Federal Agents Have Left Kansas City, But Officials Say Anti-Crime Operation LeGend Continues
Federal authorities say the effort led to over 500 arrests in Kansas City, but that included arrests under other operations. Civil rights leaders were highly critical of it, calling it "undue civilian terror."
Despite the "surge" of federal agents having left Kansas City, law enforcement leaders on Monday said the crime-fighting initiative Operation LeGend will live on.
The operation lead to more than 500 arrests, including 37 suspects in homicide cases, the seizure of 176 illegal firearms, and "large quantities" of methamphetamine, cocaine and heroin, according to U.S Attorney Tim Garrison.
“This is not a victory lap,” Garrison said. “We’re not spiking the football, we’re not declaring victory and going home. Operation Legend is not over; it is simply entering into a new phase.”
Garrison was joined at the press conference by Mayor Quinton Lucas and Police Chief Rick Smith and was held at the fire station on Indiana Avenue, where last month 22-month-old Tyron Payton was brought after being fatally shot.
Operation LeGend, named after another Kansas City child, 4-year-old LeGend Taliferro, who was killed this summer, was met with disdain from civil rights groups who said it would lead to “undue civilian terror.” Democrats criticized the effort, lead by U.S. Attorney General William Barr, who made a trip to Kansas City, as fueled by election-year politics.
The withdrawal of agents last week, described in the beginning as a "surge," demonstrated that the effort was never meant to be an “indefinite occupation, with troops and tanks in the streets," Garrison said.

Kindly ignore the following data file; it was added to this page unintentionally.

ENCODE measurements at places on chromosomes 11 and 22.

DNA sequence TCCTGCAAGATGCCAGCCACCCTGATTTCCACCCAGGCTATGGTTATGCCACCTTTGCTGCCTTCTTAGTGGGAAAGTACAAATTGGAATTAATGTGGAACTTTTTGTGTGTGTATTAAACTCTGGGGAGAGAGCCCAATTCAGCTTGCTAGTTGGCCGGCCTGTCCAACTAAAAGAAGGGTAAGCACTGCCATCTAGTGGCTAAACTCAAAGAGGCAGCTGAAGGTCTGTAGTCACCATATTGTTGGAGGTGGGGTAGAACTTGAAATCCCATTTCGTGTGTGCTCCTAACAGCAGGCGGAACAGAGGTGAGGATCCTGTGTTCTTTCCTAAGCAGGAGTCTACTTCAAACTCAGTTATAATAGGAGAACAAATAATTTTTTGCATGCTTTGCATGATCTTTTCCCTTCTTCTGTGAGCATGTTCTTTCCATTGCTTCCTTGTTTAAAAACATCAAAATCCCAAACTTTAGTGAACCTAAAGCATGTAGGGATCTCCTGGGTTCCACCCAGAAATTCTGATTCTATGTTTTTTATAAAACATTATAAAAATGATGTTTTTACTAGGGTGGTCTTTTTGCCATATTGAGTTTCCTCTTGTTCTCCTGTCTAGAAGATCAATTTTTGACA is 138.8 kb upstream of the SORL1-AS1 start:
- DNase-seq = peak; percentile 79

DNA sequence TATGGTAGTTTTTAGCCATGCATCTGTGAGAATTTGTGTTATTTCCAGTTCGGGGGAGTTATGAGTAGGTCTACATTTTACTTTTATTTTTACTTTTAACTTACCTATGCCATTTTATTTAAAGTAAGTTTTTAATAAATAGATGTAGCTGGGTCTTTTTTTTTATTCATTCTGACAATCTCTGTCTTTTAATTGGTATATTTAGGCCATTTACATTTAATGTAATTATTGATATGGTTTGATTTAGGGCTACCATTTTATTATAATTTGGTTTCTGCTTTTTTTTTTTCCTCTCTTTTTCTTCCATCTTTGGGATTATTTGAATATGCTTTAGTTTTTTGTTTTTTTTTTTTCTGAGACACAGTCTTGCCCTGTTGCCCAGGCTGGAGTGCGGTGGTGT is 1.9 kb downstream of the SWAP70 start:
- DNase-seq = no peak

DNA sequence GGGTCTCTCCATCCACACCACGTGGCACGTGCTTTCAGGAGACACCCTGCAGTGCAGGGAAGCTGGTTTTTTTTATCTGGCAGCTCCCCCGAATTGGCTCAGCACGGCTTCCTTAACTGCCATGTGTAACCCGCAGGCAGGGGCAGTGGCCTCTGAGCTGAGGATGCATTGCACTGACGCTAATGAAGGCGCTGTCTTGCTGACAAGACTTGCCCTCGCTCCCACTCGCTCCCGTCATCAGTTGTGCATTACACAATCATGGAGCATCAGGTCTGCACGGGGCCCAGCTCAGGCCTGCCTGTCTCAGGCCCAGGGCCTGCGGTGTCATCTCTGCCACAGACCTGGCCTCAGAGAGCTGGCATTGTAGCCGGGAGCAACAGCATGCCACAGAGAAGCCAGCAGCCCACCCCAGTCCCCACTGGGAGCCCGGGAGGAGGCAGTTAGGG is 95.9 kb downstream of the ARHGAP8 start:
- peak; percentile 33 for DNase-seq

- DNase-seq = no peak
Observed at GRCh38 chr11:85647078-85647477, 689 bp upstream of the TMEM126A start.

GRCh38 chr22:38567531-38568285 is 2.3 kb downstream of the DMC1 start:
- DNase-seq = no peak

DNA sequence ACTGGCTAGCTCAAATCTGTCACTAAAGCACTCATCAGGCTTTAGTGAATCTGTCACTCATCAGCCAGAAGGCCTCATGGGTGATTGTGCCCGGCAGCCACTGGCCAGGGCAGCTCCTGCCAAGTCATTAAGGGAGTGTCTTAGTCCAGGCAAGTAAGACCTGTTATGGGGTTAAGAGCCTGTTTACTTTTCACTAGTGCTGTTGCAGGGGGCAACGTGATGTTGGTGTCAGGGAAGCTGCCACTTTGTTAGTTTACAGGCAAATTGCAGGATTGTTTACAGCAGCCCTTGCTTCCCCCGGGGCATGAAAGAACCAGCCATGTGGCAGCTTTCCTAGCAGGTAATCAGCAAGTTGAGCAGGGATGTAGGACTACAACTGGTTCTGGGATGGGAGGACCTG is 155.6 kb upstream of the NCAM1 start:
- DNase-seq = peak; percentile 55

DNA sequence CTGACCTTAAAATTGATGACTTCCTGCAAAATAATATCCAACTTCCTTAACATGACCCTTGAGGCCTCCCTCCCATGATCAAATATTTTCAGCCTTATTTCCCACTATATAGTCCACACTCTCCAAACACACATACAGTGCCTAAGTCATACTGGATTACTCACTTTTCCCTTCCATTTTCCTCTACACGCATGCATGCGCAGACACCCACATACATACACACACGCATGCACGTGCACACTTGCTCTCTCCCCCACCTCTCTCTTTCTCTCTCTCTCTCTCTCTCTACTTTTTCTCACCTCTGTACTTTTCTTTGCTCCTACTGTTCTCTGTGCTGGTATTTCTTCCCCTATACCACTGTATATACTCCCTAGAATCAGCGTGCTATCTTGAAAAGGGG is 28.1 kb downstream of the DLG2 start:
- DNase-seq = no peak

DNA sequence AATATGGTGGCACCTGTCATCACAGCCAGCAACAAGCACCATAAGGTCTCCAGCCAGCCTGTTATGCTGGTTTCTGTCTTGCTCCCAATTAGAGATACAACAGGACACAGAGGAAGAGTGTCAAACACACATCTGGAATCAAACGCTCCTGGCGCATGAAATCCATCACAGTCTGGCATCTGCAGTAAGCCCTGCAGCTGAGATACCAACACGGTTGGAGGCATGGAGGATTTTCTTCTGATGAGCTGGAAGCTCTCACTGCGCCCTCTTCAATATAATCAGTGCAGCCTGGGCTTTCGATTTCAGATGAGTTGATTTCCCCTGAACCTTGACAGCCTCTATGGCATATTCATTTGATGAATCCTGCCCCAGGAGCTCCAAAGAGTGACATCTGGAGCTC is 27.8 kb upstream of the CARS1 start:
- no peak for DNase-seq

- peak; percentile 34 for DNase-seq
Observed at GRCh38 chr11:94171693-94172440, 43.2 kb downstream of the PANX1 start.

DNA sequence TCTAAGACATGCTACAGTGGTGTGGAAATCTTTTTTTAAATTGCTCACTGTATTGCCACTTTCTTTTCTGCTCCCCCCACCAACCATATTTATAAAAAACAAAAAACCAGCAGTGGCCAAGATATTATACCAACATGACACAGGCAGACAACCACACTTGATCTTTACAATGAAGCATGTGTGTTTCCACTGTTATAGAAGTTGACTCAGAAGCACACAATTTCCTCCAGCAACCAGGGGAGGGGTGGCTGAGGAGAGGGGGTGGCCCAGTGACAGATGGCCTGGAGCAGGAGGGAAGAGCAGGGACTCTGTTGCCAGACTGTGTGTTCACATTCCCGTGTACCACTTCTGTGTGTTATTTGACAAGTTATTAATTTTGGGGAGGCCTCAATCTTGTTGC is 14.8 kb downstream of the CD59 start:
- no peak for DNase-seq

“Unless you were engaged in criminal misconduct, or in the vicinity of someone who was, you likely never saw any of the agents that were sent to Kansas City,” Garrison said. “It was designed to be a high impact, limited duration surge of resources to help us get our arms around our violent crime problem.”
It's been a deadly year in Kansas City, with 149 people killed.
Lucas, who's faced criticism for allowing federal agents into the city and for his support of Smith, said work at combating violent crime must continue.
“I hope every Kansas Citian is as outraged as we are by our violent crime numbers and is dedicated to seeing change and improvement,” Lucas said. “Regardless of the effort, we’re going to keep taking bold affirmative steps to make Kansas City safer each and every day.”
Smith, who many have called to be fired following multiple instances of police brutality within his department, said Operation LeGend lead to a decrease in crime.
Homicides, non-fatal shootings, aggravated assaults, armed robberies and domestic violence all decreased in the 10 weeks following Operation LeGend compared to the 10 weeks prior, Smith said. The clearance rate of homicides has increased as well, he said.
“Of course, this is not academically verified, but I absolutely believe Operation Legend helped make this possible," Smith said.